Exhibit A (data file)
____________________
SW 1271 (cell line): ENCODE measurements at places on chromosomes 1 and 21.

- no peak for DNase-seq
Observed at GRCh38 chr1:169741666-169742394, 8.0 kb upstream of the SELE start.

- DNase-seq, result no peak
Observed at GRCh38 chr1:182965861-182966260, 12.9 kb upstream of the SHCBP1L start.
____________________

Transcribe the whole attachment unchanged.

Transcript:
SW 1271 (cell line): ENCODE measurements at places on chromosomes 1 and 21.

- no peak for DNase-seq
Observed at GRCh38 chr1:169741666-169742394, 8.0 kb upstream of the SELE start.

- DNase-seq, result no peak
Observed at GRCh38 chr1:182965861-182966260, 12.9 kb upstream of the SHCBP1L start.